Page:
CO-SFSC: Co-Creating Sustainable Transformations of Food Supply Chains through Cooperative Business Models and Governance
Climate change, the COVID-19 pandemic, and the war in the Ukraine reveal unsustainable features of conventional, globalized food supply chains, including significant GHG emissions, food insecurity, high food prices, injustices against workers, and dependence on trade partners violating human rights. Various efforts have been undertaken to transform food supply chains (FSC) towards sustainability by reducing transport, paying fair prices, adding value in the region of origin, adopting worker safety standards, and increasing accountability along the supply chain from production to consumption. Cooperative business models, such as worker or consumer cooperatives, as well as cooperative governance such as food policy councils or community-supported agriculture adopt many of these sustainable practices. Yet, there is little empirical, comparative research on how to implement sustainable food supply chains through cooperative models. Research suggests the need for rapid implementation of sustainable agri-food systems solutions to avoid exacerbation of detrimental climate change, economic injustices, and negative health impacts (cf. SDGs) There is increasing research interest in investigating food supply chains (FSC), cooperative food businesses, and cooperative governance for advancing sustainability. Analytical, anticipatory, and strategic sustainability research is extended into transdisciplinary real-world experiments to create actionable knowledge for sustainable agri-food systems.
Co-SFSC coordinates transdisciplinary research across five research “hubs” and with six teams in Turkey, Thailand, Taiwan, Sweden, Germany and the U.S., building a Community of Practice for mutual learning (Lave & Wenger 1998). The project is part of the Belmont Forum Collaborative Research Action Systems of Sustainable Consumption and Production (#SSCP2022).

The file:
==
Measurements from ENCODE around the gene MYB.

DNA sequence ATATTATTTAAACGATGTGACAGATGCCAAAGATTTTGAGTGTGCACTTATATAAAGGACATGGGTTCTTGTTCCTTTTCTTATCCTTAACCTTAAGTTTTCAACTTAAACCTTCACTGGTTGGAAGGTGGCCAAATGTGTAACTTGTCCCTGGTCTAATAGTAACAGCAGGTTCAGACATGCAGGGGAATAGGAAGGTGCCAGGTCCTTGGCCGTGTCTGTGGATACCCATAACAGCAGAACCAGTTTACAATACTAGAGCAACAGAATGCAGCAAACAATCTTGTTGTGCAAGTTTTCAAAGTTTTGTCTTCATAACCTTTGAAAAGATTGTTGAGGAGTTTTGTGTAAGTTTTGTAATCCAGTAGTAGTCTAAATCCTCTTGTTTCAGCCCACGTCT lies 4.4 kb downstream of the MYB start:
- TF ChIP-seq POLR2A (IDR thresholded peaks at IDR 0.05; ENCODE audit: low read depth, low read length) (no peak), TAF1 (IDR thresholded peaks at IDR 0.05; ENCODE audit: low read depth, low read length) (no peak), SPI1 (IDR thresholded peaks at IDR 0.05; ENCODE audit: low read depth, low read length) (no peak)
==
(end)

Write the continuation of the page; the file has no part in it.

The goal is to assess current food supply structures (incl. policies, financing, training) and to develop sustainable ones through innovation and transfer of cooperative business and governance models. Following Weber & Wiek (2021), the research process will be structured into four steps:1) transdisciplinary sustainability assessment (system knowledge), 2) transdisciplinary sustainability visioning (target knowledge), 3) transdisciplinary strategy building and action planning (transformation knowledge I), and 4) transdisciplinary design, monitoring, and evaluation of pilot projects/experiments (transformation knowledge II).
Work Packages of CO-SFSC
WP1 Coordination and Community of Practice
assures overall coordination and management of the project, and organizes the CoP process.
WP2 Transformational Sustainability Research Methodology
focuses on sustainability and transformative sustainability research methodology.
WP 3 Governance and Supporting Entrepreneurial Ecosystems
provides a framework for identifying, comparing and generating actionable knowledge on governance schemes and entrepreneurial ecosystem functions in support of cooperative businesses and SFSC.
WP4 Cooperative Business Models
generates empirical evidence on the role and success factors of cooperative food businesses for advancing SFSC
WP 5 Communication, Dissemination and Exploitation
provides a frame for sharing research results with potential users ensuring open access and adaptability to different target audiences and contexts